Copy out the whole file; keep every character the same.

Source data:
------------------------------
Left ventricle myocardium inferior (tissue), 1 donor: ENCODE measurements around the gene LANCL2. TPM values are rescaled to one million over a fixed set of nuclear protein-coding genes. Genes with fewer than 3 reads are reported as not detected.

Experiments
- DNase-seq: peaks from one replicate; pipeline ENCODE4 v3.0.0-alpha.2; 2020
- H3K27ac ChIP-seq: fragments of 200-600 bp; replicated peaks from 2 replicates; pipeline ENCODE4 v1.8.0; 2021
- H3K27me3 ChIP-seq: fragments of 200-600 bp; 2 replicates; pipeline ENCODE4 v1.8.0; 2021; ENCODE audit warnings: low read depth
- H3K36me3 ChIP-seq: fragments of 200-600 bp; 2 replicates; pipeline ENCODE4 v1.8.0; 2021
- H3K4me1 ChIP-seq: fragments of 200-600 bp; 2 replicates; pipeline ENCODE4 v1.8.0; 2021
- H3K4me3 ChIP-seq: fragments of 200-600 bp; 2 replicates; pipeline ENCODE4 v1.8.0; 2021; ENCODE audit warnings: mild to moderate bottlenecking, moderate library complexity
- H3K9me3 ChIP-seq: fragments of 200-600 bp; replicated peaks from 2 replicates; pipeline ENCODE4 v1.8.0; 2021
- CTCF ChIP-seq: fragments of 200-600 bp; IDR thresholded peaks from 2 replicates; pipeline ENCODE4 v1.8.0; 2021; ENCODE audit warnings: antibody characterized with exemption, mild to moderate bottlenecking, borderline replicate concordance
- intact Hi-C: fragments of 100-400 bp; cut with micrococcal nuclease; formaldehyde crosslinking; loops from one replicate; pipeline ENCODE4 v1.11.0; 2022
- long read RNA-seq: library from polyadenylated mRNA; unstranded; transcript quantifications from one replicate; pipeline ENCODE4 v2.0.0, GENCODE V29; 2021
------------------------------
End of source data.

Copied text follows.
Left ventricle myocardium inferior (tissue), 1 donor: ENCODE measurements around the gene LANCL2. TPM values are rescaled to one million over a fixed set of nuclear protein-coding genes. Genes with fewer than 3 reads are reported as not detected.

Experiments
- DNase-seq: peaks from one replicate; pipeline ENCODE4 v3.0.0-alpha.2; 2020
- H3K27ac ChIP-seq: fragments of 200-600 bp; replicated peaks from 2 replicates; pipeline ENCODE4 v1.8.0; 2021
- H3K27me3 ChIP-seq: fragments of 200-600 bp; 2 replicates; pipeline ENCODE4 v1.8.0; 2021; ENCODE audit warnings: low read depth
- H3K36me3 ChIP-seq: fragments of 200-600 bp; 2 replicates; pipeline ENCODE4 v1.8.0; 2021
- H3K4me1 ChIP-seq: fragments of 200-600 bp; 2 replicates; pipeline ENCODE4 v1.8.0; 2021
- H3K4me3 ChIP-seq: fragments of 200-600 bp; 2 replicates; pipeline ENCODE4 v1.8.0; 2021; ENCODE audit warnings: mild to moderate bottlenecking, moderate library complexity
- H3K9me3 ChIP-seq: fragments of 200-600 bp; replicated peaks from 2 replicates; pipeline ENCODE4 v1.8.0; 2021
- CTCF ChIP-seq: fragments of 200-600 bp; IDR thresholded peaks from 2 replicates; pipeline ENCODE4 v1.8.0; 2021; ENCODE audit warnings: antibody characterized with exemption, mild to moderate bottlenecking, borderline replicate concordance
- intact Hi-C: fragments of 100-400 bp; cut with micrococcal nuclease; formaldehyde crosslinking; loops from one replicate; pipeline ENCODE4 v1.11.0; 2022
- long read RNA-seq: library from polyadenylated mRNA; unstranded; transcript quantifications from one replicate; pipeline ENCODE4 v2.0.0, GENCODE V29; 2021